Chen Guigen, an unemployed high school graduate in Shanghai, took China's new economic managers at their word recently by opening up a little restaurant in his home. With the help of his family, he offered hospitality and slightly lower prices and soon had big profits.

To the several Peking economists and practical politicians hoping to free China's economy from a Stalinist straitjacket, this exercise in free enterprise with a sign of hope. Chen's little restaurant seemed to exemplify the policies announced at the latest National People's Congress -- that businesses henceforth would have to live or die by their own profits, for Government subsidies would tail off and local initiative would increase.

But plucky young Chen, as the People's daily has revealed, began to have problems in his Shanghai venture, a sign of the pitfalls ahead for Peking's economic innovators, including the new premier, Zhao Ziyang.

Chen found the housing bureau wanted to raise his rent, now that he had a commercial venture. Other government departments wanted to raise his taxes and challenge his right to sell anything but noodles and dumplings. His new riches, said one complaint, were a slap at "the superiority of the socialist system."

A series of Congress speeches on economic reform, capped by a solid endorsement from outgoing premier Hua Guofeng, a perhaps reluctant reformer has convinced foreign analysts here that the Chinese government really intends to move away from rigid central management of its economy. But, said one economic expert, "they cannot do this until they reform their tax and price system," and the Congress offered scant advice on how to do that.

Like Chen's restaurant, Peking's top planner -- even Premier Zhao -- are at the mercy of hundreds of thousands of middle-level managers and bureau-crats who have no experience with decentralization and who have in the past suffered greatly when they too eargely supported short-lived policy shifts.

Under the new system outlined by state planning commission head Yao Yiling and Finance Minister Wang Bingqian, a factory would no longer turn over its profits to the central government. It could keep some or all of them to make improvements and buy equipment necessary to manufacture more and better products.

Under the present system, if a factory wants to buy new equipment, its manager must persuade the central ministry to budget the money in the state plan.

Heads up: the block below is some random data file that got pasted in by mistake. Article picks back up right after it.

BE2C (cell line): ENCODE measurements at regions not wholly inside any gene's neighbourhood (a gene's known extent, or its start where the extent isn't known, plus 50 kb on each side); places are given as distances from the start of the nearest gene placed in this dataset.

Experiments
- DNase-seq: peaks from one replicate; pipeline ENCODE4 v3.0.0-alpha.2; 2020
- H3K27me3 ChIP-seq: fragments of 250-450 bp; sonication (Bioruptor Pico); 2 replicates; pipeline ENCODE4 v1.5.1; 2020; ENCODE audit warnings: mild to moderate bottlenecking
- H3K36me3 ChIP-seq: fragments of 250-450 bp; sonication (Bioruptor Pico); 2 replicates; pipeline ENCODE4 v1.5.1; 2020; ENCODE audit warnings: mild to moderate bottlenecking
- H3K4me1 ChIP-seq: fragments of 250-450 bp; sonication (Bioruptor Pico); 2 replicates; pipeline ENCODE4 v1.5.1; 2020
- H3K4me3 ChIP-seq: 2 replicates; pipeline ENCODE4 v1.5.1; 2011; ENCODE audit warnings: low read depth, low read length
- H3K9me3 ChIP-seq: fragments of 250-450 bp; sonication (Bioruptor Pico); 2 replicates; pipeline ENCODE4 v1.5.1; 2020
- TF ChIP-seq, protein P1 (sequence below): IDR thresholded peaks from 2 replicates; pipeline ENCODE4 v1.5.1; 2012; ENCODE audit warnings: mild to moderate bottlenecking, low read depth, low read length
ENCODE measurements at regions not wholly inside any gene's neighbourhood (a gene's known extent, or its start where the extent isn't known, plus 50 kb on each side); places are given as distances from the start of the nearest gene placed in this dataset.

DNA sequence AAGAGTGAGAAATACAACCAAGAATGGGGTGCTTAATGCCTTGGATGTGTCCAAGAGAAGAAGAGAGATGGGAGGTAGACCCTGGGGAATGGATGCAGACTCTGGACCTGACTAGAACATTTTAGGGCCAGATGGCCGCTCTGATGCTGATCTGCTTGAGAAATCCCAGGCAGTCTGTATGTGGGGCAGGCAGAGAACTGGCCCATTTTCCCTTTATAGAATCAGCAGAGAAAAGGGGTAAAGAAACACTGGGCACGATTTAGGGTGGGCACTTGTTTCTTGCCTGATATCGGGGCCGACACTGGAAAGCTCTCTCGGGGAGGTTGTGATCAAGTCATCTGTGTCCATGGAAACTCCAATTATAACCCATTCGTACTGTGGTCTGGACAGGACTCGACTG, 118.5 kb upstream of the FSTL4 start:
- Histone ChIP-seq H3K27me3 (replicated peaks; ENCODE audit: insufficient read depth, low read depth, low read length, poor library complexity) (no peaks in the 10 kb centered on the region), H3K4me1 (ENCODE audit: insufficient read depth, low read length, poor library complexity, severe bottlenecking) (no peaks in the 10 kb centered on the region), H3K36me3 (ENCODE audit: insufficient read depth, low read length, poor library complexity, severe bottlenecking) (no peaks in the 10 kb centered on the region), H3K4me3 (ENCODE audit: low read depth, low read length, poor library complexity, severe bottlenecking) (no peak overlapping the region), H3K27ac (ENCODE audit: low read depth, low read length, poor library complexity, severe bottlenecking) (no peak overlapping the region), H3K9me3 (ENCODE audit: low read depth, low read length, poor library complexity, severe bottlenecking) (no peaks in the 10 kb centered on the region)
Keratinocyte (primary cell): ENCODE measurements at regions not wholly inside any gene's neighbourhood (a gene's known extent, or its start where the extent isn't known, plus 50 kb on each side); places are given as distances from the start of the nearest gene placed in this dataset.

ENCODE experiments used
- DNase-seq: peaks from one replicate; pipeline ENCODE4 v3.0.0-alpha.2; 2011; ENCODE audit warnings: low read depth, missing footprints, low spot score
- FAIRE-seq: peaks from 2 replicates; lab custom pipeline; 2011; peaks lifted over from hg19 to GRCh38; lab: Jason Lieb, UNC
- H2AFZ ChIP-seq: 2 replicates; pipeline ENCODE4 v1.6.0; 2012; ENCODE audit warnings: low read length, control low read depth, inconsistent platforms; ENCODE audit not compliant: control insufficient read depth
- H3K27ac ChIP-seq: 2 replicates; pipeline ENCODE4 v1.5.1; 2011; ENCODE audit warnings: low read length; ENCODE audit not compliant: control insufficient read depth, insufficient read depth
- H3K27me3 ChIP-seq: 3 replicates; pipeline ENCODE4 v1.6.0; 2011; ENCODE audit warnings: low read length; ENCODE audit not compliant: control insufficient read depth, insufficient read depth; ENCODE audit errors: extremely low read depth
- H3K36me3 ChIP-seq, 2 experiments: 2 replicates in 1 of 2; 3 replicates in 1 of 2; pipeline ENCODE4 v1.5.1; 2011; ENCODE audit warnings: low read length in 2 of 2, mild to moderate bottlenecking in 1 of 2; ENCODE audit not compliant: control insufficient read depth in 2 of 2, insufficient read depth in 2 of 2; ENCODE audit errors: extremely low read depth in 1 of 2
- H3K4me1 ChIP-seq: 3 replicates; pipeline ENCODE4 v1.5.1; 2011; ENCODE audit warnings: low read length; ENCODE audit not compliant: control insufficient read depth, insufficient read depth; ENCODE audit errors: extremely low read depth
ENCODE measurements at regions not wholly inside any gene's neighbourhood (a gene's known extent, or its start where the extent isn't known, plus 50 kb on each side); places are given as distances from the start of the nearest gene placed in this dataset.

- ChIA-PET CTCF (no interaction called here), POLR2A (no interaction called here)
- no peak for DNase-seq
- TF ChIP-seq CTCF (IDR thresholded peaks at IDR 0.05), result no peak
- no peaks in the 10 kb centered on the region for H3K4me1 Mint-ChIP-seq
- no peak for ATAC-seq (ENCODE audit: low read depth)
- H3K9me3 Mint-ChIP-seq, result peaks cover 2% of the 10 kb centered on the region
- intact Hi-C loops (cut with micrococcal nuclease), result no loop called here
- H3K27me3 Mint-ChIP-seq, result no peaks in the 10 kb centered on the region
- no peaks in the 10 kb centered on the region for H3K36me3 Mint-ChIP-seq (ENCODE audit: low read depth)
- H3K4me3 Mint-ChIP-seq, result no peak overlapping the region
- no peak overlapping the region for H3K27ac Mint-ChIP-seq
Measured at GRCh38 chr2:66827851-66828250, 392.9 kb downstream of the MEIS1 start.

Once they get the funds, however, "there is little incentive for the factory to use them wisely," one analyst said. "They don't pay anything from their own revenues for the equipment" and even if they use the machinery officiently to raise their profits, "all their profits are remitted to the state anyway." Even if their profits do not rise, they can still ask for more equipment the next year.

Under the new system, factories would also be expected to borrow directly from local banks to finance new equipment purchases, a reform that suggests enormous future bottlenecks to industrial growth, one analyst said. The banking system is not well enough developed to handle the volume," he said. "The local banks do not have guidlines, they do not have decision-making authority."

But without such authority, local banks will pass loan applications up to Peking. Just the kind of centralization the new government wants to dismantle.

Forcing factories to rely on their own profits for expansion raises questions about the prices they could charge for the goods. Prices for coal, for instance, have not risen significantly since the mid-1960s because of government controls.

As a result, the coal industry cannot now easily survive without government subsidies. Would the government loosen its controls on prices, letting mines sell to steel mills for whatever they could get?

"I certainly don't see the Chinese waking up next Monday and saying, "okay, we're going to let all prices fluctuate,'" said one analyst.

One way for the government to strike a compromise between control and local autonomy would be through a complicated tax system, taking a big bit from healthy factories and smaller bites from other, but so far there has been little elaboration of Peking's new tax schemes.

Instead, the Chinese are indulging themselves in dreams of far-ranging changes without giving much thought to the consequences. A professor at Ginghua University, Quian Weichang, even suggested to the People's Daily that the government abolish the system that forces a worker to stay at his original work unit throughout his lifetime.

The system now rivals the family as the basis of modern Chinese society and politics, and its end would be tantamount to second revolution.

Analysts here say the government appears to be moving slowly and carefully on all suggested reforms, despite the rhetoric of the recent Congress.

Although not a philosophy that lends its self to rapid change, the idea now seems to be to try a little of anything that works. As the people's Daily said about Chen's restaurant, "It is needed and welcomed by the masses."